This is not new, of course: In his affection for blur, as Mr. Saltz realised, Mr. Tuymans recalls Gerhard Richter, who has made photo smudge a trademark of his “capitalist realism,” and Walter Richard Sickert, whose uses and abuses of the photograph were complex and varied. The latter, like his mentor Degas, appealed to a fresh disinterestedness, but in his innovative late work Sickert found in photography a potent means to convey the simultaneous aloofness and intimacy in the mass audience’s relationship with celebrities.
Mr. Tuymans’s “Mwana Kitoko” (2000) a portrait of a colonial officialin dress uniform is reminiscent of Sickert’s portrait of the ill-fated King Edward VIII. And the “The Secretary of State” (2005) relates to innumerable portraits from photographs by Sickert, as they do to the self-consciously Sickertian modern history painter R.B. Kitaj’s deliciously subversive monochrome portrait of Unity Mitford.
The apparent inspiration for Mr. Tuymans’s Rice portrait was the reported characterization by a Belgian politician of Ms. Rice as “strong, not unpretty.” Like Mr. Kitaj’s portrait of the cute young fascist, “The Secretary of State” evokes an erotic ambiguity: A presumably left-leaningpainter is turned on by a strong, not unpretty woman who personifies policies he abhors. Sexuality complicates political thinking the way painting complicates a straightforward snapshot. The painting has a simultaneous immediacy and otherness that comes from an empirical rendering in blown-up scale of the surface data of a photograph, which itself is not a posed, official portrait but a frozen moment of reportage.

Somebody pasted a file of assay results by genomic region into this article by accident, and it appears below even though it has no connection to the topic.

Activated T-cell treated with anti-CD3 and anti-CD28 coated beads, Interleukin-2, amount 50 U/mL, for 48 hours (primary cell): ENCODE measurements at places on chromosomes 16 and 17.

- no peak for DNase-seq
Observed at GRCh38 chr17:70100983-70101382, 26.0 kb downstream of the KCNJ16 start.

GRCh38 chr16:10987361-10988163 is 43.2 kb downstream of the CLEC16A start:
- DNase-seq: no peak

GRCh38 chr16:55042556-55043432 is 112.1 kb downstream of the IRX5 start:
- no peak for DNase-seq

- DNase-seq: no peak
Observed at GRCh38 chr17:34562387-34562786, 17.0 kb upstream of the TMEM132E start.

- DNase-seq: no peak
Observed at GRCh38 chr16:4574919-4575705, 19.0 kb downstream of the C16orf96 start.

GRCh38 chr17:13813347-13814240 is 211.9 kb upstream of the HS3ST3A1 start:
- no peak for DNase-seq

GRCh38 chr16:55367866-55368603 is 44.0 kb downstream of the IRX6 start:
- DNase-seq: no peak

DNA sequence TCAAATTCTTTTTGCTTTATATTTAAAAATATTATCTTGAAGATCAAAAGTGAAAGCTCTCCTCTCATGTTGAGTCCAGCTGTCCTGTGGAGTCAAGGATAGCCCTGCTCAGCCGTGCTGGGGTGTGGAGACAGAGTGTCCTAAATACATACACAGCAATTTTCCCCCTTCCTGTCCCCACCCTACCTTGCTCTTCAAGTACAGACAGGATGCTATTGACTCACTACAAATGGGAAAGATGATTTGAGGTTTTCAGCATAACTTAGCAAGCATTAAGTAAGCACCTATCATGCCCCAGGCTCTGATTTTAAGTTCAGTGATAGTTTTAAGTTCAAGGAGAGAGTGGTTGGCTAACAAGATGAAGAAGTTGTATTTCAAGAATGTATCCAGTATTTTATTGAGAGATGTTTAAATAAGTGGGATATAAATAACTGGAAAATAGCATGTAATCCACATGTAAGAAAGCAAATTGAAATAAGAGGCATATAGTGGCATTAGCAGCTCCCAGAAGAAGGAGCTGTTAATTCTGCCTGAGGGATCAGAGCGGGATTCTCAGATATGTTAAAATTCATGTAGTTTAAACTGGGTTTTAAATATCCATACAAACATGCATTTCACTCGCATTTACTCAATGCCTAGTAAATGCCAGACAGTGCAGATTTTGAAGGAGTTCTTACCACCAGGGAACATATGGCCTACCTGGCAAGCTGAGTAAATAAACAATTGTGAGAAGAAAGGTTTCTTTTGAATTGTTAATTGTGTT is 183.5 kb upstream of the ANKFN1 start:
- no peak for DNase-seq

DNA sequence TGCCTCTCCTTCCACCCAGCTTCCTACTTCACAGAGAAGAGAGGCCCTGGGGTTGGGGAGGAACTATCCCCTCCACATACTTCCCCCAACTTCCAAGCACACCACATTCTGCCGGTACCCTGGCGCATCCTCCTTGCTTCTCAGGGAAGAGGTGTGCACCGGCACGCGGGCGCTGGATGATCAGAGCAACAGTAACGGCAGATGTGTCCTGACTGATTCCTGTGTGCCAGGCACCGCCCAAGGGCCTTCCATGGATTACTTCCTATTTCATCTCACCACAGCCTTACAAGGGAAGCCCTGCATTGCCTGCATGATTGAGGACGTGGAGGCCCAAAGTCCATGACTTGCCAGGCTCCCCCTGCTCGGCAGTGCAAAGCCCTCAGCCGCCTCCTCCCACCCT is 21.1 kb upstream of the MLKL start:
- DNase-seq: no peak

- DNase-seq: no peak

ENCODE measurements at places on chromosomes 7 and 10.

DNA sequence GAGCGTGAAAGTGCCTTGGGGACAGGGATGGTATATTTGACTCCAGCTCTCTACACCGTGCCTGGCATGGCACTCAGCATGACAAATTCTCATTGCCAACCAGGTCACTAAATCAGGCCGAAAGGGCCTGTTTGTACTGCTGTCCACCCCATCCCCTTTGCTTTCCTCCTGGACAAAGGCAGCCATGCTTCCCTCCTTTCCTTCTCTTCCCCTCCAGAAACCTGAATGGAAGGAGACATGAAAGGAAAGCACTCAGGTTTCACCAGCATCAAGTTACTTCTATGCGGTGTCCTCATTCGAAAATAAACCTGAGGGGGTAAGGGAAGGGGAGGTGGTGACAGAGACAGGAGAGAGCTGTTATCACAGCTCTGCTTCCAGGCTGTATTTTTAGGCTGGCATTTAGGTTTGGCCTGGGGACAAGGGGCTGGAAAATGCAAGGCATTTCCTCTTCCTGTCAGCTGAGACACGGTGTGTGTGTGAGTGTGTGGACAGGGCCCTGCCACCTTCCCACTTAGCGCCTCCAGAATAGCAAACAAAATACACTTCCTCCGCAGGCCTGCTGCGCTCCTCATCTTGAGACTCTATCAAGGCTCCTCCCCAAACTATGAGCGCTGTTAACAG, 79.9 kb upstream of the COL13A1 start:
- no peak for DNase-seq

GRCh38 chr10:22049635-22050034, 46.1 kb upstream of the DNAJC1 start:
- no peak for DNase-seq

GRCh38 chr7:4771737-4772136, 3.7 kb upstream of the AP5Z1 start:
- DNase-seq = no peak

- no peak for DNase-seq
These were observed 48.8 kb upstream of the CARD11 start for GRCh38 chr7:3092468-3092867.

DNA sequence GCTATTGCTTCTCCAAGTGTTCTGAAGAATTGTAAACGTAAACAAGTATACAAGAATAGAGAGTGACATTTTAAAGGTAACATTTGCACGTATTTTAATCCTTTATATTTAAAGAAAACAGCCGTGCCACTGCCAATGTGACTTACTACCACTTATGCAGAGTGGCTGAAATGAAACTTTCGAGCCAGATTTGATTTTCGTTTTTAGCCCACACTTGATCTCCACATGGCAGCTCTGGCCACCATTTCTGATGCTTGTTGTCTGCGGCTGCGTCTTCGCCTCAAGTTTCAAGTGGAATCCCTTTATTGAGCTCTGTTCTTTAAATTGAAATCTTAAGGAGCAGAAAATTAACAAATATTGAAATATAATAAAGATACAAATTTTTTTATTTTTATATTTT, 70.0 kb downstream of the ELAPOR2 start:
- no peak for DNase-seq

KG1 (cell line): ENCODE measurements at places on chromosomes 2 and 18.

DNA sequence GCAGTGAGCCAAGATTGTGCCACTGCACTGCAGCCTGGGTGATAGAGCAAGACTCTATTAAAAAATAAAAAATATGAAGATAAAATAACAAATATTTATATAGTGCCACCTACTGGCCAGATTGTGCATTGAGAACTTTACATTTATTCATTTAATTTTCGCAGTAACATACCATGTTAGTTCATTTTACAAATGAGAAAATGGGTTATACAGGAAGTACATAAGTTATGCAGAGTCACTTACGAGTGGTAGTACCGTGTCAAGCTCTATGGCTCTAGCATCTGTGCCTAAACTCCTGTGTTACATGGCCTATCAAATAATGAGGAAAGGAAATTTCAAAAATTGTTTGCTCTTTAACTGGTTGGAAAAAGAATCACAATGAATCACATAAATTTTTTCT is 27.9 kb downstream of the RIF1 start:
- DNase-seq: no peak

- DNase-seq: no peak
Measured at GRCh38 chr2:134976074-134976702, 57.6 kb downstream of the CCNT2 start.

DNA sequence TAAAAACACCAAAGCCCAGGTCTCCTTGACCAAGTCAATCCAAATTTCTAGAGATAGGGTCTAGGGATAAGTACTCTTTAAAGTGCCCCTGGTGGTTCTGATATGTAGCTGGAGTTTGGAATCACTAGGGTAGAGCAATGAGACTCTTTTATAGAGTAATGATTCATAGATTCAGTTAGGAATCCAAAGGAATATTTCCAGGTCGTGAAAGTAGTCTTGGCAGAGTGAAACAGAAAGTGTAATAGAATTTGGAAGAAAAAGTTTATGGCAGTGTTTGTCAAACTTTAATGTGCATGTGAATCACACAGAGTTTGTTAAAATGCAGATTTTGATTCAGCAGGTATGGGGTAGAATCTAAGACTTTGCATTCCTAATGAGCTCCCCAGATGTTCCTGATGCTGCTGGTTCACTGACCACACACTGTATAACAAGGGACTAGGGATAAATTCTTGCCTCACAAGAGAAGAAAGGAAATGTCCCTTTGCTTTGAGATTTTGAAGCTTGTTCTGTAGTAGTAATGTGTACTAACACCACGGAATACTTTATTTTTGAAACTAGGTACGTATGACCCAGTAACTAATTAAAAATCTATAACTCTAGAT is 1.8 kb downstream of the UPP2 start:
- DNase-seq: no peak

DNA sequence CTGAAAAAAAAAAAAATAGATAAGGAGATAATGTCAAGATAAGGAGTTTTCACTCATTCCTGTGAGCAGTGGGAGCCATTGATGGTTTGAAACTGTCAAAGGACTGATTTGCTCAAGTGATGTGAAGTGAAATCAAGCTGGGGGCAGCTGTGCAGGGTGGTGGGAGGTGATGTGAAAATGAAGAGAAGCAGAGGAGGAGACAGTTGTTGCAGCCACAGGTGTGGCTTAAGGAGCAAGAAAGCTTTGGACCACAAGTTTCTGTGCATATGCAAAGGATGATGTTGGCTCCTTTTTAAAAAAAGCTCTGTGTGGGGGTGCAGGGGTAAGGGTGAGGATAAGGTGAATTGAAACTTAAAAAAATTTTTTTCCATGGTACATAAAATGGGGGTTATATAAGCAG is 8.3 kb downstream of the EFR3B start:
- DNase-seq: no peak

The pervasive unease in Mr. Tuymans’s work amounts to a sublimated violence. His imagery deals with conflicts and problems obliquely: Seemingly intent on capturing the banality of evil rather than its drama, his strategy is the antithesis of the Renaissance theorist Alberti’s definition of *istoria*, which is to capture the most telling moment or episode that encapsulates the tale, and the moral lesson. Very little in the current show, however, seems explicitly sinister beyond the anemic colors, shaky cropping and skewed perspectives of trees in a park, in “The Parc,” or the top of a four-poster bed, in “Courtesy,” (both 2005
In his equation of banality and violence, Mr. Tuymans represents an update of Francis Bacon, not in the spasmic contortions of blood and guts that constitute Bacon’s foreground figures, but in the equally disturbing blandness of his deadpan backgrounds. Bacon doesn’t just convey violence in paint but commits a certain kind of violence *towards* the medium, which is what Mr. Tuymans does.
One of the strangest aspects of Mr. Tuyman’s project is his strict rule of finishing each painting in a single sitting. This is particularly perverse because *alla prima* painting is usually intended to achieve freshness and spontaneity, whereas Mr. Tuymans has more than lived up to his anti-heroic ideal of the “authentic forgery.” Far from conveying any kind of speed or dashed-off painterliness, his surfaces have a flat, matter-of-fact delivery that is usually associated with a slow, deliberate hand. But they do have a sense of belligerent unfinish and of apathetic awkwardnesses. It is as if they wanted to convey as much alienation and unease in the way they are made as in the way they will be received.